$ bin/hadoop fs –ls

View the files that have been output on the distributed file system. It lists the occurrence of words starting with “dfs*” by key-value pairs.
$ bin/hadoop fs -cat ouput/*

Now visit the JobTracker site to see a completed job log.
Now create a Portal (IBM WebSphere® Portal v6.0) Log Analyzer application that has much in common with the WordCount application in Hadoop. The Analyzer will go through all the Portal’s SystemOut*.log files, and show how many times the applications on Portal have been started during a certain time period.
In a Portal environment, all the logs will be split to 5MB pieces and they are good candidates to be analyzed by several nodes in parallel.

public class PortalLogAnalyzer {

public static class Map extends MapReduceBase
implements Mapper {

private static String APP_START_TOKEN = "Application started:";
private Text application = new Text();

public void map(LongWritable key, Text value,
OutputCollector output,
Reporter reporter) throws IOException {

String line = value.toString();
if(line.indexOf(APP_START_TOKEN) > -1) {
int startIndex = line.indexOf(APP_START_TOKEN);
startIndex += APP_START_TOKEN.length();
String appName = line.substring(startIndex).trim();
output.collect(application, new IntWritable(1));

public static class Reduce extends MapReduceBase
implements Reducer {

public void reduce(Text key, Iterator values,
OutputCollector output,
Reporter reporter) throws IOException {

int sum = 0;
while(values.hasNext()) {
sum +=;
output.collect(key, new IntWritable(sum));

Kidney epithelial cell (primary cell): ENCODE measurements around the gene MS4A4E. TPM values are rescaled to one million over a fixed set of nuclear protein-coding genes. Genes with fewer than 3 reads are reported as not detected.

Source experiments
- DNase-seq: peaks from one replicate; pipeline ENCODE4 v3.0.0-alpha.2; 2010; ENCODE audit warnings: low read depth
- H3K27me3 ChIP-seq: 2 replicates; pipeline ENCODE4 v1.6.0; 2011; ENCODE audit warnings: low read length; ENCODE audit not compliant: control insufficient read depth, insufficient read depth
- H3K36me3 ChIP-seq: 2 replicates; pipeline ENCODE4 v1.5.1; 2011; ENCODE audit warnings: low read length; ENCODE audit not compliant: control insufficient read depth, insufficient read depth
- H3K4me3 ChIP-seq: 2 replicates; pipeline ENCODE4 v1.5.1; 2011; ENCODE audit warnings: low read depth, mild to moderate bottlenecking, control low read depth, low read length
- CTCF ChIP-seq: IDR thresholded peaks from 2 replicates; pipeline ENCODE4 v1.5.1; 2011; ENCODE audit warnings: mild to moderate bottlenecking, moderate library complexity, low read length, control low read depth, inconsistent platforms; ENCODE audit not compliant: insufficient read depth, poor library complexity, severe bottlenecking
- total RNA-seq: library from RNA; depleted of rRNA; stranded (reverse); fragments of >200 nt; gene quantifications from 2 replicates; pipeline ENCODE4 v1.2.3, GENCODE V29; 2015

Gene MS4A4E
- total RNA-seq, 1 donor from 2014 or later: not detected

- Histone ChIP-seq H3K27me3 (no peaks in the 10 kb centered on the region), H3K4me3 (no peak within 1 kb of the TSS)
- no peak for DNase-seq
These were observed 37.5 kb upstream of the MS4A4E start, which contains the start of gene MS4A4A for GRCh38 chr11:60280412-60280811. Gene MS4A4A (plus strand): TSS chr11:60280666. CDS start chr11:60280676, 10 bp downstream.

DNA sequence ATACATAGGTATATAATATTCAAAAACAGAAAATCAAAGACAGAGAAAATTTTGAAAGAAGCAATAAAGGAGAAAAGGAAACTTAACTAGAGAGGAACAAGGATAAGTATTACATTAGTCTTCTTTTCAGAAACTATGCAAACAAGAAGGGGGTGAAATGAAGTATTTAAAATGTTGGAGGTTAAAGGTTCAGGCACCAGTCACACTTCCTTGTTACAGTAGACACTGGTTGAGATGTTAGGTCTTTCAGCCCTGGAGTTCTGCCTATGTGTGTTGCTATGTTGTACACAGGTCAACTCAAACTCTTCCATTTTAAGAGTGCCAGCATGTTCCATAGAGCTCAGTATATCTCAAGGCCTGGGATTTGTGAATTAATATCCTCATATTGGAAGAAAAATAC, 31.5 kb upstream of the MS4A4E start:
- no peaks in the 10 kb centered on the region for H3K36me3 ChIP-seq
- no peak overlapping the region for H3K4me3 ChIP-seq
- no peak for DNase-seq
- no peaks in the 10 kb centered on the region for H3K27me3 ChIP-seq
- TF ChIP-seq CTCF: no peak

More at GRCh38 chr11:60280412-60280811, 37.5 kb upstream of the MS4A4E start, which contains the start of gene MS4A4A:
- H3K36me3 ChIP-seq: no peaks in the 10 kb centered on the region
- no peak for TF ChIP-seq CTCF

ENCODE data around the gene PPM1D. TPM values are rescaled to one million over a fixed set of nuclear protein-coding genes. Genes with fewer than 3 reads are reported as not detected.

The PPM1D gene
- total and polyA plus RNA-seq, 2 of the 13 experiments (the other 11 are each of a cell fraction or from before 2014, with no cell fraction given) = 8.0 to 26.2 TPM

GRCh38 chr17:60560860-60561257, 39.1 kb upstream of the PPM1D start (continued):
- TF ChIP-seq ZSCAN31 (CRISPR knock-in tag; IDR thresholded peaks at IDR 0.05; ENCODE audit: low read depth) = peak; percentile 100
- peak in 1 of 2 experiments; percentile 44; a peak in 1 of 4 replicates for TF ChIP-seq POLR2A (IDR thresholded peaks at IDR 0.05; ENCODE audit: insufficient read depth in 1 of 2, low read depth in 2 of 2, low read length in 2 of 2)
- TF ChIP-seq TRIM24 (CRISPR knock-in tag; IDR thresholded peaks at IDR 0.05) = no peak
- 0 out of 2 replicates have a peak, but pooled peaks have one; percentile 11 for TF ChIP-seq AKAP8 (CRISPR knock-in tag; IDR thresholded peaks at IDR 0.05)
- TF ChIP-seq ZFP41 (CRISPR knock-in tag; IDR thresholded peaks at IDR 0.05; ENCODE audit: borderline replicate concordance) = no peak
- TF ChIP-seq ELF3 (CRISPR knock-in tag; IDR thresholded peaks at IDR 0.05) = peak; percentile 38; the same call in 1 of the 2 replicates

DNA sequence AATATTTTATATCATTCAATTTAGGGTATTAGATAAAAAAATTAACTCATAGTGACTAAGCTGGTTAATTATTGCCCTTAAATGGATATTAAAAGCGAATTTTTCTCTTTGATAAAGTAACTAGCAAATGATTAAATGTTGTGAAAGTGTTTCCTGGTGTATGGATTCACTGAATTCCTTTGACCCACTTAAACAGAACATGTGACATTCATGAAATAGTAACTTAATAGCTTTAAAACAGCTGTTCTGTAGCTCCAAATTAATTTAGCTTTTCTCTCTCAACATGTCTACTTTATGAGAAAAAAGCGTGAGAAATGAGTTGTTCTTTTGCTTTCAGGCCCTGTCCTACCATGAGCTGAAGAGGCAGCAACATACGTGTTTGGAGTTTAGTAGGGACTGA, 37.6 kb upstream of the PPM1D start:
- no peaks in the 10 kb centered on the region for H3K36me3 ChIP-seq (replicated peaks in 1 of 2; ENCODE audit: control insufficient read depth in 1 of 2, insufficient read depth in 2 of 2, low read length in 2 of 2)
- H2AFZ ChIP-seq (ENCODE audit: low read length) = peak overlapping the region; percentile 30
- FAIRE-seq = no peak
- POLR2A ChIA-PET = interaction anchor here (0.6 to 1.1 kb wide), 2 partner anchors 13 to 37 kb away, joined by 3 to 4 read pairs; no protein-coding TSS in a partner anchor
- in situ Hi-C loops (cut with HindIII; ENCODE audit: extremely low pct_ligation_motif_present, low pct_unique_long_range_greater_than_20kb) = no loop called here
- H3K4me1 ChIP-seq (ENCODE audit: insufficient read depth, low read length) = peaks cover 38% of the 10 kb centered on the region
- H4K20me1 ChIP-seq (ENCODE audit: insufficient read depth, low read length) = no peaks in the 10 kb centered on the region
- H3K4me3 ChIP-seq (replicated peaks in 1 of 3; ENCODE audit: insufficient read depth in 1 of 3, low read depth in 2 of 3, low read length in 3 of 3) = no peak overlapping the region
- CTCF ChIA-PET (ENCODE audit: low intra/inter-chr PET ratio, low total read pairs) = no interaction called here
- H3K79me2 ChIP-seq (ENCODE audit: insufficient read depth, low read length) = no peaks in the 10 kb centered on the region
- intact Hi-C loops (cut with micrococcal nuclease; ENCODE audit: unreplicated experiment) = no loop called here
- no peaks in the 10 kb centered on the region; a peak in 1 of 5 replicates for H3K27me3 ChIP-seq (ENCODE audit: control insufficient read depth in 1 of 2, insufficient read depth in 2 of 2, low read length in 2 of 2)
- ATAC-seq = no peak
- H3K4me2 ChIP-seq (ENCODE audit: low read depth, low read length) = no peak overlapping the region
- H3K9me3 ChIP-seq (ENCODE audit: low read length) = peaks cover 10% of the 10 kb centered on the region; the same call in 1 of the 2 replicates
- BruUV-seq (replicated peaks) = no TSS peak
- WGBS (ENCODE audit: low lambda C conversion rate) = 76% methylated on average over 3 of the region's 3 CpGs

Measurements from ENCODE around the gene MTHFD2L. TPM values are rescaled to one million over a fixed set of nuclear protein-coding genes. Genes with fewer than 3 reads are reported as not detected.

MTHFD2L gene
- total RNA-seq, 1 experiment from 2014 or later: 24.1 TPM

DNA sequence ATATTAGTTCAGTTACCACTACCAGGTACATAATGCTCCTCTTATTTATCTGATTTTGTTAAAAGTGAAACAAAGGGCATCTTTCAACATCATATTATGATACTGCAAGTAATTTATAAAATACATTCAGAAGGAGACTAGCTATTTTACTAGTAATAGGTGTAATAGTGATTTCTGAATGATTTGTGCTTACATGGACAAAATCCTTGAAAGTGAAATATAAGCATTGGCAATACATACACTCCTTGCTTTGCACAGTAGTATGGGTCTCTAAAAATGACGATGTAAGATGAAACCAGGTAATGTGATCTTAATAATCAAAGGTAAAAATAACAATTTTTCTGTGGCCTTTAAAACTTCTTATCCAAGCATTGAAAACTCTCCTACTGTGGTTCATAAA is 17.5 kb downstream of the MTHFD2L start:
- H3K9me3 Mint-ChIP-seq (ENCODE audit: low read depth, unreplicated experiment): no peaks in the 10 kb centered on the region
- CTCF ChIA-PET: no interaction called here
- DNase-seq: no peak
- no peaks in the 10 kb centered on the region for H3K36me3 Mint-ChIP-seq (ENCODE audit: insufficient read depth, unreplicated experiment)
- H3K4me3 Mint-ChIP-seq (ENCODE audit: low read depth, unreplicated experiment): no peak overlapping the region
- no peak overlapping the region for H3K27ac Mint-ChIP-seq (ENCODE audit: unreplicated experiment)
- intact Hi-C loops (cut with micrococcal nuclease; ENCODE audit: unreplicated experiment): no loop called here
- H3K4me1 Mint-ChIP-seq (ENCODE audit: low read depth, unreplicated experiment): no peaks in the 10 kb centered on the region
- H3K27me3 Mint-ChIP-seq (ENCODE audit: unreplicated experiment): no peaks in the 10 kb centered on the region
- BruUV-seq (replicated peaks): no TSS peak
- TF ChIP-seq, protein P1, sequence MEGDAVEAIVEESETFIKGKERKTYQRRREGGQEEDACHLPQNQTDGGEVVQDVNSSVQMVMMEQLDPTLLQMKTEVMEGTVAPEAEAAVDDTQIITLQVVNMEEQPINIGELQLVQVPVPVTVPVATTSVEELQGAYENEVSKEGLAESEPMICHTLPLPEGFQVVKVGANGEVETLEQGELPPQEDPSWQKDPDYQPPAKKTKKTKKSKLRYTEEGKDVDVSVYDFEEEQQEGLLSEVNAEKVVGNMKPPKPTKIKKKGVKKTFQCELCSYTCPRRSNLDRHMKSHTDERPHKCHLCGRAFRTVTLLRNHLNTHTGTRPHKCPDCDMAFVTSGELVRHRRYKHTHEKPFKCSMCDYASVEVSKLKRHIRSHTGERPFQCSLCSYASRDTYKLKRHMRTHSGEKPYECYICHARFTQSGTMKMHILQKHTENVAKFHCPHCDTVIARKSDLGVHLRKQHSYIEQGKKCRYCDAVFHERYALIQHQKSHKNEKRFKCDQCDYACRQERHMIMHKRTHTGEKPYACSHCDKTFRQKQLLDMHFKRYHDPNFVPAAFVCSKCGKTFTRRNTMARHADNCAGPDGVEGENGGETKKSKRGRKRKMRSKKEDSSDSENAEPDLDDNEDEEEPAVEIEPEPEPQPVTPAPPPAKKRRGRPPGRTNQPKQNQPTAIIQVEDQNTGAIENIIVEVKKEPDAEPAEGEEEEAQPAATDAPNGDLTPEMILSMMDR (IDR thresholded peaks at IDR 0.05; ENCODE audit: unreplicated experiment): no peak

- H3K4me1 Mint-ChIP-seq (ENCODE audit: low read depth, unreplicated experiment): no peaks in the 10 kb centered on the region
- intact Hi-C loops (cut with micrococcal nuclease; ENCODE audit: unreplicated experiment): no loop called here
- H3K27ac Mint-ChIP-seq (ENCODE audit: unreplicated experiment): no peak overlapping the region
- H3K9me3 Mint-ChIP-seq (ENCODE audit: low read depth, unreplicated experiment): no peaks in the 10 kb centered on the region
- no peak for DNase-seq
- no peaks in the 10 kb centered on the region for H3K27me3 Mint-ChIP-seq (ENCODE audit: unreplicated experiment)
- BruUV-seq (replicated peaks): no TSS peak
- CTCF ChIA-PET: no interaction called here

public static void main(String[] args) throws IOException {
JobConf jobConf = new JobConf(PortalLogAnalyzer.class);
jobConf.setJobName("Portal Log Analizer");

FileInputFormat.setInputPaths(jobConf, new Path(args[0]));
FileOutputFormat.setOutputPath(jobConf, new Path(args[1]));

Refer to the Hadoop site’s API document for a complete explanation of Hadoop API. Here is a brief description.
The Map class implements the map function, which goes through each line of the log file and gets the application’s name. Then put the application name in the output collection as a key-value pair.
Reduce class sums up all the values that have the same key (same application name). Thus, the output of this application will be key-value pairs that indicate how many times each application on Portal has been started.
Main function configures the MapReduce job and runs it.
First, copy the Java code to the Master node and compile it. Copy the Java code to /workspace directory. Compile it and archive it in a Jar file, which will be run with the hadoop command later.
$ mkdir classes
$ javac –cp ../hadoop-0.19.1-core.jar –d classes
$ jar –cvf PortalLogAnalyzer.jar –C classes/ .

Copy your Portal logs to workspace/input. Let’s suppose we have several log files that contain all the logs in May 2009. Put these logs to the HDFS.
$ bin/hadoop fs –put workspace/input input2

When you run the PortalLogAnalyzer, the output indicates the process of Map and Reduce.
$ bin/hadoop jar workspace/PortalLogAnalizer.jar hadoop.sample.PortalLogAnalizer input2 

Figure 3. Output of the task
$ bin/hadoop jar workspace/PortalLogAnalizer.jar hadoop.sample.PortalLogAnalizer input2       output2 

After the application finishes, the output should be similar to Figure 4, below.
$ bin/hadoop fs –cat output2/*

Figure 4. Partial output
$ bin/hadoop fs –cat output2/* 

When you visit the JobTracker site, you will see another completed job. Notice the last line in Figure 5.

Figure 5. Completed jobs
another completed job